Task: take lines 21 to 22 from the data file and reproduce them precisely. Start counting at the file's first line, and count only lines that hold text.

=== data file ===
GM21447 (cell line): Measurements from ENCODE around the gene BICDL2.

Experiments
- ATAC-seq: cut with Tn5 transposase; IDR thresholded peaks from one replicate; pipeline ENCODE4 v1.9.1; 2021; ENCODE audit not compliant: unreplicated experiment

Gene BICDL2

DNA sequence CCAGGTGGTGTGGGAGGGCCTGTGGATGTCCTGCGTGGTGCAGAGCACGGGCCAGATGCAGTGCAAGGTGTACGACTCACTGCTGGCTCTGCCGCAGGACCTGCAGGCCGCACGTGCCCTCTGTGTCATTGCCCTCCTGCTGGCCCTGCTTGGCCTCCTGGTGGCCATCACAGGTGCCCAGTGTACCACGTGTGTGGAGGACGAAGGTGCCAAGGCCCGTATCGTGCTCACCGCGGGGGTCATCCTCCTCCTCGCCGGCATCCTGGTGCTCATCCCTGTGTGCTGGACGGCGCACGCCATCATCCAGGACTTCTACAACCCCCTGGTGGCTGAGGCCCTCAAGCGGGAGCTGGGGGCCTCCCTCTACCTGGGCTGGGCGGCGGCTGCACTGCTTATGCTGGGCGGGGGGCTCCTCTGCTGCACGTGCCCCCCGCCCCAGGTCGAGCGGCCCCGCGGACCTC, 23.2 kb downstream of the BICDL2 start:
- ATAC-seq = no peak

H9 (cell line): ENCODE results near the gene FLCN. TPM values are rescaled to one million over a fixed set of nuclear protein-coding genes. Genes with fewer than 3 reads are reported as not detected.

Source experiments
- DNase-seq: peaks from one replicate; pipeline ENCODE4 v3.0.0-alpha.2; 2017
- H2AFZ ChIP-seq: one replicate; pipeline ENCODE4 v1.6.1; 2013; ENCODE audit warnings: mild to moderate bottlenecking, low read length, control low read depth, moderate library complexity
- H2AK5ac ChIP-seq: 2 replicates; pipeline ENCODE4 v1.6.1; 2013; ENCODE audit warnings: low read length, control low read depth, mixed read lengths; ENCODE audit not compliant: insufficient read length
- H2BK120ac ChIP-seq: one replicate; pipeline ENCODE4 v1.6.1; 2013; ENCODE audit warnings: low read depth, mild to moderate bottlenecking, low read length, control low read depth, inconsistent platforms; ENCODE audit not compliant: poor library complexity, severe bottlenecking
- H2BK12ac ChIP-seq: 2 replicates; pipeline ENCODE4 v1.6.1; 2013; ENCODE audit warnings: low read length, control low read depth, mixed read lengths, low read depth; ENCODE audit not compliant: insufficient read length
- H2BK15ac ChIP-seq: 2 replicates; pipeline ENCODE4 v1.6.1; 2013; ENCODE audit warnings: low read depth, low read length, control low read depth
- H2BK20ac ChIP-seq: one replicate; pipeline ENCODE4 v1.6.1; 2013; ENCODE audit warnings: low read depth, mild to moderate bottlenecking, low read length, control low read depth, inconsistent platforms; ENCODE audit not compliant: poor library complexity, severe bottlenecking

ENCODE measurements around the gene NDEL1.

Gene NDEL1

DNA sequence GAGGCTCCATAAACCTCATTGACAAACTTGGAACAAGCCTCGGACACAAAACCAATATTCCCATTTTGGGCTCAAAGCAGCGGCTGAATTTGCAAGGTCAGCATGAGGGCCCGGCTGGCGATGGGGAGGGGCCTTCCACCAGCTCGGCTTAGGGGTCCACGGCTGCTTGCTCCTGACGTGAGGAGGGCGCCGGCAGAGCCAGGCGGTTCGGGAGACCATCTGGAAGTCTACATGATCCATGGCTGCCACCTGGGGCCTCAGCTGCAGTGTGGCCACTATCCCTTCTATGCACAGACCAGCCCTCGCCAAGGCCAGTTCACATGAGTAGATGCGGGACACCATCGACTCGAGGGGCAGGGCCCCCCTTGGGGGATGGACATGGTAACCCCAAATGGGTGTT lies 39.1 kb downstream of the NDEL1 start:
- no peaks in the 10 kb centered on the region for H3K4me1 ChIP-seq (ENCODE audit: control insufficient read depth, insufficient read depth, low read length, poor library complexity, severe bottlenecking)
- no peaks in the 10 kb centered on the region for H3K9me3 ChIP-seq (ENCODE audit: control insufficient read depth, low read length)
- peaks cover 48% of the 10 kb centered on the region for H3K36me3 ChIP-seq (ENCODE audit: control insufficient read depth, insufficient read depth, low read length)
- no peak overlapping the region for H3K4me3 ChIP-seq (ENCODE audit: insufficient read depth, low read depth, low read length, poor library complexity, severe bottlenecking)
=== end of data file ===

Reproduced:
- peaks cover 48% of the 10 kb centered on the region for H3K36me3 ChIP-seq (ENCODE audit: control insufficient read depth, insufficient read depth, low read length)
- no peak overlapping the region for H3K4me3 ChIP-seq (ENCODE audit: insufficient read depth, low read depth, low read length, poor library complexity, severe bottlenecking)